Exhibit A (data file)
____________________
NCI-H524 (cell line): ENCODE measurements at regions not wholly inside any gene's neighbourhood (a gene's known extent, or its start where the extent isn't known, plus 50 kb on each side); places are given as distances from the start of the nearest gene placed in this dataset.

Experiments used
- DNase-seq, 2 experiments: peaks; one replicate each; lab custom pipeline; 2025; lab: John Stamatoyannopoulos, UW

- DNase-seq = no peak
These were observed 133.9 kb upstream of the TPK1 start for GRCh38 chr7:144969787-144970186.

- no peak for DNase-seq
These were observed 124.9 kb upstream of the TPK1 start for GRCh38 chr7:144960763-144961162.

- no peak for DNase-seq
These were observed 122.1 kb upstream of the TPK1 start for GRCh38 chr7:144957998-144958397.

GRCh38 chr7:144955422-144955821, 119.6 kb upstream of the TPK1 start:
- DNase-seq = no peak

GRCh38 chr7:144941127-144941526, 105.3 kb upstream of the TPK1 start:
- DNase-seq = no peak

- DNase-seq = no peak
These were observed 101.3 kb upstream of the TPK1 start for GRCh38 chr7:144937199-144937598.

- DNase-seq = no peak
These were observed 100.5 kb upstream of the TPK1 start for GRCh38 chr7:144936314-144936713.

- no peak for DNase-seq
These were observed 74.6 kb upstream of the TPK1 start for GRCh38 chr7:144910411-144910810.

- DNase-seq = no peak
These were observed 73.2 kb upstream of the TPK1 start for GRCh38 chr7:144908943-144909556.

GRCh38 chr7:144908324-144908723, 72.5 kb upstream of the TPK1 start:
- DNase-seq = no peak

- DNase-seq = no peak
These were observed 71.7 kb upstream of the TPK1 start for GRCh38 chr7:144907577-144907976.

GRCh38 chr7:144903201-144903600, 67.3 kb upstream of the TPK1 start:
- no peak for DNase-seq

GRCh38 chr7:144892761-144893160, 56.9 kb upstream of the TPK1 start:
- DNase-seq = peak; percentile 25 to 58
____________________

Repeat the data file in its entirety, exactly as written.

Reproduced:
NCI-H524 (cell line): ENCODE measurements at regions not wholly inside any gene's neighbourhood (a gene's known extent, or its start where the extent isn't known, plus 50 kb on each side); places are given as distances from the start of the nearest gene placed in this dataset.

Experiments used
- DNase-seq, 2 experiments: peaks; one replicate each; lab custom pipeline; 2025; lab: John Stamatoyannopoulos, UW

- DNase-seq = no peak
These were observed 133.9 kb upstream of the TPK1 start for GRCh38 chr7:144969787-144970186.

- no peak for DNase-seq
These were observed 124.9 kb upstream of the TPK1 start for GRCh38 chr7:144960763-144961162.

- no peak for DNase-seq
These were observed 122.1 kb upstream of the TPK1 start for GRCh38 chr7:144957998-144958397.

GRCh38 chr7:144955422-144955821, 119.6 kb upstream of the TPK1 start:
- DNase-seq = no peak

GRCh38 chr7:144941127-144941526, 105.3 kb upstream of the TPK1 start:
- DNase-seq = no peak

- DNase-seq = no peak
These were observed 101.3 kb upstream of the TPK1 start for GRCh38 chr7:144937199-144937598.

- DNase-seq = no peak
These were observed 100.5 kb upstream of the TPK1 start for GRCh38 chr7:144936314-144936713.

- no peak for DNase-seq
These were observed 74.6 kb upstream of the TPK1 start for GRCh38 chr7:144910411-144910810.

- DNase-seq = no peak
These were observed 73.2 kb upstream of the TPK1 start for GRCh38 chr7:144908943-144909556.

GRCh38 chr7:144908324-144908723, 72.5 kb upstream of the TPK1 start:
- DNase-seq = no peak

- DNase-seq = no peak
These were observed 71.7 kb upstream of the TPK1 start for GRCh38 chr7:144907577-144907976.

GRCh38 chr7:144903201-144903600, 67.3 kb upstream of the TPK1 start:
- no peak for DNase-seq

GRCh38 chr7:144892761-144893160, 56.9 kb upstream of the TPK1 start:
- DNase-seq = peak; percentile 25 to 58